Like this Gillespie tune, a previously unreleased alternate take of “Poinciana” is more jazz than Latin, very different from the version released on the original Latinsville! set. It’s straight-up quintet jazz quintet sans percussionists, driven both in support and as a soloist by bassist LaFaro, whose rhythm somehow sounds so essential and who solos as smooth and rich as the deepest, darkest chocolate.
Feldman would later work with Cannonball Adderley and Miles Davis, who recorded Feldman’s composition as the title track for his Seven Steps to Heaven album in 1963.
The Shearing bands with Willie, Armando, and Mongo also featured Cal Tjader. After his time with Shearing, Tjader employed his drums, timbales, percussion and vibes as a longstanding pillar of the San Francisco jazz scene. Bobo and Santamaria would later realign with Tjader in some of these bands. So did Guaraldi, whose dancing, crystalline piano style served the Latin idiom well, especially in the context of Tjader’s chiming vibes and shimmering rhythms.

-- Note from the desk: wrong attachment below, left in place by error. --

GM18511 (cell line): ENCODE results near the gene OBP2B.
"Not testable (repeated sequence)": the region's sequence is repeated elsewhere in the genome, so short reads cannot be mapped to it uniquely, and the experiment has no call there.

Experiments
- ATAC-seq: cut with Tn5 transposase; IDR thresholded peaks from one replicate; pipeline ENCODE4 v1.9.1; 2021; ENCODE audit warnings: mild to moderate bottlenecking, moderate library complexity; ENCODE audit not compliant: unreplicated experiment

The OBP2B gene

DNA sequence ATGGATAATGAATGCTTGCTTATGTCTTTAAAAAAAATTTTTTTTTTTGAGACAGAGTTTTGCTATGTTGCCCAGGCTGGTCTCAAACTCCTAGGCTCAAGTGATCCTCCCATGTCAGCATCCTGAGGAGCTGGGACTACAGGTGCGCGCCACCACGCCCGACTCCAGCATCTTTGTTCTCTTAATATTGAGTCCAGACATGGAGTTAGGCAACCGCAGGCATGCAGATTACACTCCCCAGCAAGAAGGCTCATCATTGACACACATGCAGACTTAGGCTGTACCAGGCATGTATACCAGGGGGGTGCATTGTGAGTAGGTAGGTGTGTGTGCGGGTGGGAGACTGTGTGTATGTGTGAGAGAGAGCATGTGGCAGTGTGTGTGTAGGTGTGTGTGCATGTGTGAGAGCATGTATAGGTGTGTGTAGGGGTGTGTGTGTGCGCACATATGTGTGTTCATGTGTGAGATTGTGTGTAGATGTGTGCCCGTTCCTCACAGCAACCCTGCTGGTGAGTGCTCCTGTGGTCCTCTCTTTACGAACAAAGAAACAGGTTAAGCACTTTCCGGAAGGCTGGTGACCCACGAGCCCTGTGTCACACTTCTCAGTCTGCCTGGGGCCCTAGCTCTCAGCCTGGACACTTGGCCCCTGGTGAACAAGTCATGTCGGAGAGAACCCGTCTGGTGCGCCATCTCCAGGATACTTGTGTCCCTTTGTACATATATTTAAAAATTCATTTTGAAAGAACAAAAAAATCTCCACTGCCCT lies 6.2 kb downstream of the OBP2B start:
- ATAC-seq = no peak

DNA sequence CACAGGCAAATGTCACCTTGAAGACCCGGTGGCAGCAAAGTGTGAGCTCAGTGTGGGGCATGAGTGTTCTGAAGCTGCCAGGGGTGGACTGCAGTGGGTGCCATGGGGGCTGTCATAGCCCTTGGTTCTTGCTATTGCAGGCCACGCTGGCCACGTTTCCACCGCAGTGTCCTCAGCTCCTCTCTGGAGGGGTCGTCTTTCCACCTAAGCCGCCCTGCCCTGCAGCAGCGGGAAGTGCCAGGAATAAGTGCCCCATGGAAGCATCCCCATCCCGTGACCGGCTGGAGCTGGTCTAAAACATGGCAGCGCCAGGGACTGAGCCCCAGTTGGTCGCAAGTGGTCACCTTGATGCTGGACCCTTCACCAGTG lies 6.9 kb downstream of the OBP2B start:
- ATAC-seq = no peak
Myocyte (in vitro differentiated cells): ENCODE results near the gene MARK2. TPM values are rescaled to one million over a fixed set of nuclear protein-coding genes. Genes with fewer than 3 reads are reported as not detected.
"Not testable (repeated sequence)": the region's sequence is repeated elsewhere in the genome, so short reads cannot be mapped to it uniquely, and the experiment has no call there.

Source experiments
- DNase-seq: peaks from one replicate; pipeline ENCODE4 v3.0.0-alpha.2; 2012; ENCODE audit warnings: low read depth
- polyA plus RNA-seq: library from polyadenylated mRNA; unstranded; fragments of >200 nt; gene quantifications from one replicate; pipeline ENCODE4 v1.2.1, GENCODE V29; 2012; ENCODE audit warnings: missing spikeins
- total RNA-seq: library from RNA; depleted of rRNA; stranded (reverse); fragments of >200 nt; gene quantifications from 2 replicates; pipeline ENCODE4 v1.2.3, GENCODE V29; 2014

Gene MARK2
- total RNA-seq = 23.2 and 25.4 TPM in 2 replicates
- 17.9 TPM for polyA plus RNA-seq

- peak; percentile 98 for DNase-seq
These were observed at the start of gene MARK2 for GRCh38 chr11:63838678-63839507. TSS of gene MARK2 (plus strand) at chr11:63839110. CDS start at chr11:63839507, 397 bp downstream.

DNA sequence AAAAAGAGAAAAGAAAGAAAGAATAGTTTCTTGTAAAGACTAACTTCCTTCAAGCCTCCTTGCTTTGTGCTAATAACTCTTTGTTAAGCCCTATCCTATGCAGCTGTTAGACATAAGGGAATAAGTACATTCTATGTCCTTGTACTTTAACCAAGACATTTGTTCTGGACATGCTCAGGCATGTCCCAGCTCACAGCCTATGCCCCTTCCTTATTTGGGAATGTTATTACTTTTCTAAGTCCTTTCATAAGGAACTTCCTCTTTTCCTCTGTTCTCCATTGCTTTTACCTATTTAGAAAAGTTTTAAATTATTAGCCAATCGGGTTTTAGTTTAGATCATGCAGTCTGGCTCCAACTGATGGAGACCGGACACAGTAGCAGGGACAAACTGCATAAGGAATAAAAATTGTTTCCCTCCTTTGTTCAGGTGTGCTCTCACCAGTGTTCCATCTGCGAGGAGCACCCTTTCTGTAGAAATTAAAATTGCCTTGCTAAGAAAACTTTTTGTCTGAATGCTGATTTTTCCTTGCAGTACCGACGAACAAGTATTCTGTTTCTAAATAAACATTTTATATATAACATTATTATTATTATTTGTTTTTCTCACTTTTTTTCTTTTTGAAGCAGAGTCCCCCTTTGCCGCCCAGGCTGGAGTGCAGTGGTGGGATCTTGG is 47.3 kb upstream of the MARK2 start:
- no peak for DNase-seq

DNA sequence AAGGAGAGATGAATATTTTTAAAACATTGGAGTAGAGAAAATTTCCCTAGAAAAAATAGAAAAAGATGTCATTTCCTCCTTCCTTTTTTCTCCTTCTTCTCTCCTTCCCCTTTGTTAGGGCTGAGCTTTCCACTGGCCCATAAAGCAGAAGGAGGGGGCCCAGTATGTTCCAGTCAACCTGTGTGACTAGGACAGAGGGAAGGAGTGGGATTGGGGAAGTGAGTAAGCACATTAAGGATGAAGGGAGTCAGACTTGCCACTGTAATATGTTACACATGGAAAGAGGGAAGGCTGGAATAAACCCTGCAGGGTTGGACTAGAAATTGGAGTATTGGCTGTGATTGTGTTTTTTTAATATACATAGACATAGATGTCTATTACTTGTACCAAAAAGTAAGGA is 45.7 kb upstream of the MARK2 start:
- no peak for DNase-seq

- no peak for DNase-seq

About two decades after Feldman entered the studio for Contemporary, Tjader recorded this performance at San Francisco’s Great American Music Hall. Though Cuban Fantasy (Fantasy) moves forward in jazz two decades from Feldman’s time of Broadway, ballads, blues and bop to electric jazz and fusion, like Latinsville! it remains consistent with the instrumentation and devices of its time. Trumpet, trombone and saxophone are gone as solo instruments, replaced by Bob Redfield’s electric guitar and keyboards from Clare Fischer. Bassist Rob Fisher, drummer Pete Riso, and conguero / percussionist Poncho Sanchez complete this ensemble.